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What I wish I knew – top tips for younger practitioners

24 December 2020

Dr Kiran Keshwara, Dentolegal Consultant at Dental Protection, looks back at his own early career experiences and emphasises the importance of building good habits right at the start. 

At Dental Protection, we talk to many young practitioners about the key areas of dentistry that they need to be mindful of, especially in the first few years out of university, as building good habits at the early stage of their career stands them in good stead later on as well.

What aspects of dentistry are important for recent graduates to consider?

The first area to talk about, and the most obvious, is the provision of clinical treatment.

It’s important to work within scope. This means providing treatment that you are comfortable with and have sufficient training and experience in. It is not wise to decide to provide treatment such as implants after watching a video on YouTube, Instagram or TikTok. Similarly, it's not a good idea to decide to provide adult orthodontics after you’ve been on a weekend course in beginner ortho.  If any complaints do come about after providing such treatment, one of the first things the Dental Board (or Dental Council) will ask you is how much experience you have and what further training you’ve had in this area of dentistry.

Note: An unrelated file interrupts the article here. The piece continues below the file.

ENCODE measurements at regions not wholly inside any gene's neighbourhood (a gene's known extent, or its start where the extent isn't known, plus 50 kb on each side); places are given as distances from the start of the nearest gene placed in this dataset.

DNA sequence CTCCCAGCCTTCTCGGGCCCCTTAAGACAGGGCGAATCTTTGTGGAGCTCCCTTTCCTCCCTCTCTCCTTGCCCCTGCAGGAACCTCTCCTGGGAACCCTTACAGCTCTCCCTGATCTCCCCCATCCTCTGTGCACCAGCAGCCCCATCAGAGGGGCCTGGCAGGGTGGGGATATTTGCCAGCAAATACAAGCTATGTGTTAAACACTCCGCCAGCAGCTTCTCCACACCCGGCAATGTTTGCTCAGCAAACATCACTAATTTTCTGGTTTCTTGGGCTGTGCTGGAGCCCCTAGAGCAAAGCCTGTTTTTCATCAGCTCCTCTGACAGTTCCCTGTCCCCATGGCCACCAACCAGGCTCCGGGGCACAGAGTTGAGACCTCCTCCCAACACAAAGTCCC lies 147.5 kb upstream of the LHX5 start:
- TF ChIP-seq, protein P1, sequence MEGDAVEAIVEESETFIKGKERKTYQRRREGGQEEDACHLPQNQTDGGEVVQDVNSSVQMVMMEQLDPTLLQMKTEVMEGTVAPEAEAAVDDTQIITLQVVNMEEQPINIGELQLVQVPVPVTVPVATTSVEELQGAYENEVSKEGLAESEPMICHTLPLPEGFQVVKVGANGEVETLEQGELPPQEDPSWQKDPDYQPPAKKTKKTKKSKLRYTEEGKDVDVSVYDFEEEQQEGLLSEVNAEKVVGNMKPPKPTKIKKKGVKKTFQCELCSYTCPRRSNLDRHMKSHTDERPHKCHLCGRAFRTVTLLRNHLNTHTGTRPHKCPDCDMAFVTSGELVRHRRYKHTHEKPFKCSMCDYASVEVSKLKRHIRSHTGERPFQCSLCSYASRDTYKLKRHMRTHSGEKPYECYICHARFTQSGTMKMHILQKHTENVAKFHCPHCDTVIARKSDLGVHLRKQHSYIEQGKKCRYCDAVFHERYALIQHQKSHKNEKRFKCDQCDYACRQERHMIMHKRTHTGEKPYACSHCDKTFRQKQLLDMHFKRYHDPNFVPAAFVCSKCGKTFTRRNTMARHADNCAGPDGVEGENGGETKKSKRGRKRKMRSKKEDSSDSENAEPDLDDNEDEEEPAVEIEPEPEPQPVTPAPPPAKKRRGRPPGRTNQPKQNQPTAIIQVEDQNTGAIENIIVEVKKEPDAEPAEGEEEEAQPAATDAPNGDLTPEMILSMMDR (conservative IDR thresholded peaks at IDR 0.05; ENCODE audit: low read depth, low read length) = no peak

In recognition of the areas of dentistry where you can’t, or don’t want to, provide treatment, you should be comfortable referring patients to other clinicians – which could be a more experienced practitioner within the practice or a clinician or specialist outside. Build up a network and talk to colleagues about who they usually refer to and, hopefully, over time you’ll build a decent list of clinicians, who you can work with as a team.  

Which areas of clinical dentistry are recent graduates reporting struggles with?

The ones they report are often related to experience and exposure to more complex treatments. For recent graduates, about 50% of the cases that we open are for endodontics and oral surgery, which includes simple extractions.